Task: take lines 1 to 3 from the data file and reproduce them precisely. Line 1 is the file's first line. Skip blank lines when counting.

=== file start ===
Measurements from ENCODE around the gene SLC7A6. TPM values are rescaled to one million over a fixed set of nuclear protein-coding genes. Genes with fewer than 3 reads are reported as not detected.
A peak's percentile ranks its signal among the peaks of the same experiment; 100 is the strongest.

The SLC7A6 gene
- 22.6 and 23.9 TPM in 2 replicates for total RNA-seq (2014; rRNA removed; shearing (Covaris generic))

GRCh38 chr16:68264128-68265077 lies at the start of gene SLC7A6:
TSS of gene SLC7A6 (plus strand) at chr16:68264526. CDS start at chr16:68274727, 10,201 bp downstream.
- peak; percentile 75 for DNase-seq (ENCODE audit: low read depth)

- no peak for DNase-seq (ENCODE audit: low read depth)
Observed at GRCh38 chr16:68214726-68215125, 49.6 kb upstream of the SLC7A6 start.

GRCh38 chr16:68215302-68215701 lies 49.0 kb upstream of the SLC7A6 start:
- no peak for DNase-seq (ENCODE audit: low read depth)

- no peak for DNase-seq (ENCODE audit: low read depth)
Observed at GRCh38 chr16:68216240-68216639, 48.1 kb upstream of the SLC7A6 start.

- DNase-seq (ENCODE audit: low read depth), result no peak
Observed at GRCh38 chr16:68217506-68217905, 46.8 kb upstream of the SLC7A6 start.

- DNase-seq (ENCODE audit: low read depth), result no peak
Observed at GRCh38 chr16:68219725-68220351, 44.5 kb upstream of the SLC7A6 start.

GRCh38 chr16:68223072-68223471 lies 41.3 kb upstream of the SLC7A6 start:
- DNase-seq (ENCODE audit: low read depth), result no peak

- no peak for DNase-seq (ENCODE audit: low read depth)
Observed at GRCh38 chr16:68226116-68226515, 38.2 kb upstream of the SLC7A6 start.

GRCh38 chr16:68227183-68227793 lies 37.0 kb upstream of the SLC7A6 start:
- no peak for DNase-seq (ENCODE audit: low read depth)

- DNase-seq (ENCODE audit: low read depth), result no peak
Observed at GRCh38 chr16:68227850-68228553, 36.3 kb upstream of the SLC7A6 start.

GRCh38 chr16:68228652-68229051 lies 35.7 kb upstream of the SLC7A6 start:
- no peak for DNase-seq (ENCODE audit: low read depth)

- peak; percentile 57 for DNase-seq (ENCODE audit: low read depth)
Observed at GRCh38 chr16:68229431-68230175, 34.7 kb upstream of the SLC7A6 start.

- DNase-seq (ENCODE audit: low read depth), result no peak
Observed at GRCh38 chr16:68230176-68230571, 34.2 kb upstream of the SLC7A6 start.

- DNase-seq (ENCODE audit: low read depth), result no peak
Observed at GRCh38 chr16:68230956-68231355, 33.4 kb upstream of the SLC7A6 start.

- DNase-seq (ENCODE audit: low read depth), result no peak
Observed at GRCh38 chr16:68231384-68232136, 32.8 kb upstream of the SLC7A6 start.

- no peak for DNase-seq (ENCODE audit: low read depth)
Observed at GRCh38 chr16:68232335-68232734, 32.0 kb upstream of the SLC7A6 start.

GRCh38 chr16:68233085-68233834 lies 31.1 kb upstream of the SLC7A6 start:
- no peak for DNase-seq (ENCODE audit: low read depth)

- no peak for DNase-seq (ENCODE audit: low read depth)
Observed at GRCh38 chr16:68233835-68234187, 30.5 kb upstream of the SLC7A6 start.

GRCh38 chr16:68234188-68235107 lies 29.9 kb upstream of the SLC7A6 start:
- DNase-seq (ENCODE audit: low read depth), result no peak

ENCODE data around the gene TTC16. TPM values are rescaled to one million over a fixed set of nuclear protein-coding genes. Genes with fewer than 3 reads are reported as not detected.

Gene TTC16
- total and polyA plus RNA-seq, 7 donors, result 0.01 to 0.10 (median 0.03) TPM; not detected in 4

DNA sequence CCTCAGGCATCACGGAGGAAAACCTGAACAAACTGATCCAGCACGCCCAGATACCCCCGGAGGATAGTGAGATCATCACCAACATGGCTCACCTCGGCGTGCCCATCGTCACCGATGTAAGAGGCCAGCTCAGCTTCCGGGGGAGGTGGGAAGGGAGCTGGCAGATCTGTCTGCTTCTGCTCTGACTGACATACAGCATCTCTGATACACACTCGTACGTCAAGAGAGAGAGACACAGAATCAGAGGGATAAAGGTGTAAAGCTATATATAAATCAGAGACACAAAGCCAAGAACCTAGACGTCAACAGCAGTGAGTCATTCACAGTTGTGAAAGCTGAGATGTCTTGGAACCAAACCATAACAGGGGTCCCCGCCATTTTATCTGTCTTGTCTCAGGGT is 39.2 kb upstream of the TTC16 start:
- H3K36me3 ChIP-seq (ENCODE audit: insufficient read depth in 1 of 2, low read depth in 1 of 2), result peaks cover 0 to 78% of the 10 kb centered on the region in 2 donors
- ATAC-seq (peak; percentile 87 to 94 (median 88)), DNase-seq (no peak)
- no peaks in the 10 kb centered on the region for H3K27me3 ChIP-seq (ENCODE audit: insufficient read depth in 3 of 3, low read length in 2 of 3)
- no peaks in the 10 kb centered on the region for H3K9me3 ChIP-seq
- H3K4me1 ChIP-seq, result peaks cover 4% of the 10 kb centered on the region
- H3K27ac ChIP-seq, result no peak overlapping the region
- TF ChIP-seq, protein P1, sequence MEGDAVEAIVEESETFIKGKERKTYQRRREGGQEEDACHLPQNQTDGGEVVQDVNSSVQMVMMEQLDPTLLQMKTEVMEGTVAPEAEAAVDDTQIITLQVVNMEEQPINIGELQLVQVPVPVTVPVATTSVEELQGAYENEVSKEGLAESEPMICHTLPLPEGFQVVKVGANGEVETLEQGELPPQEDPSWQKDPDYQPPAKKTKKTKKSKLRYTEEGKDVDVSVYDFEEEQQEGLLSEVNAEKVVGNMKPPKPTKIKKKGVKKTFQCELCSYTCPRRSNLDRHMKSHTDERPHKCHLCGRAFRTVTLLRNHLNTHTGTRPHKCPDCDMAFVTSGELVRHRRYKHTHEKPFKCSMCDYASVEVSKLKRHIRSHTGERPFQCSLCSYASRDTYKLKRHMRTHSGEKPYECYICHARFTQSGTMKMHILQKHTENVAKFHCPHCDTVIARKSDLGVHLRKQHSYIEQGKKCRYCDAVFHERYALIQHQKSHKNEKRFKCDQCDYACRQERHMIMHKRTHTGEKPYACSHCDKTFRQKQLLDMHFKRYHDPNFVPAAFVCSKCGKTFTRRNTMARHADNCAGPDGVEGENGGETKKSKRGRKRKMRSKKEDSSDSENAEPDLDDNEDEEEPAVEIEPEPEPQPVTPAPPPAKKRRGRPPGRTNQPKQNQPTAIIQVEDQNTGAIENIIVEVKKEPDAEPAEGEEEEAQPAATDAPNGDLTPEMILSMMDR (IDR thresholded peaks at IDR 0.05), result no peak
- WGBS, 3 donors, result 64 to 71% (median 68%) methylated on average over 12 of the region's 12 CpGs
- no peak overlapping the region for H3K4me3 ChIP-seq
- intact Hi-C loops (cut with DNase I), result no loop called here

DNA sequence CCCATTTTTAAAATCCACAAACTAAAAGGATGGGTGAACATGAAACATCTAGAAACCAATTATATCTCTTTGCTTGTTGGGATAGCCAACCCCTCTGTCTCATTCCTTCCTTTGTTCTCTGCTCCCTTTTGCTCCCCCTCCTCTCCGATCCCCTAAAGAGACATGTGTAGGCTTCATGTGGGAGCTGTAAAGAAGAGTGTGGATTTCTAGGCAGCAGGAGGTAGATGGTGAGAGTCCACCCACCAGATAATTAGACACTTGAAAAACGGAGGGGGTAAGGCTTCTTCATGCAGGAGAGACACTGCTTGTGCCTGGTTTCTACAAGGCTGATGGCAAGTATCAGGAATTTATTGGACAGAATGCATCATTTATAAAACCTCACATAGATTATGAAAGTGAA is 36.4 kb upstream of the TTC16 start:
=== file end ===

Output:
Measurements from ENCODE around the gene SLC7A6. TPM values are rescaled to one million over a fixed set of nuclear protein-coding genes. Genes with fewer than 3 reads are reported as not detected.
A peak's percentile ranks its signal among the peaks of the same experiment; 100 is the strongest.

The SLC7A6 gene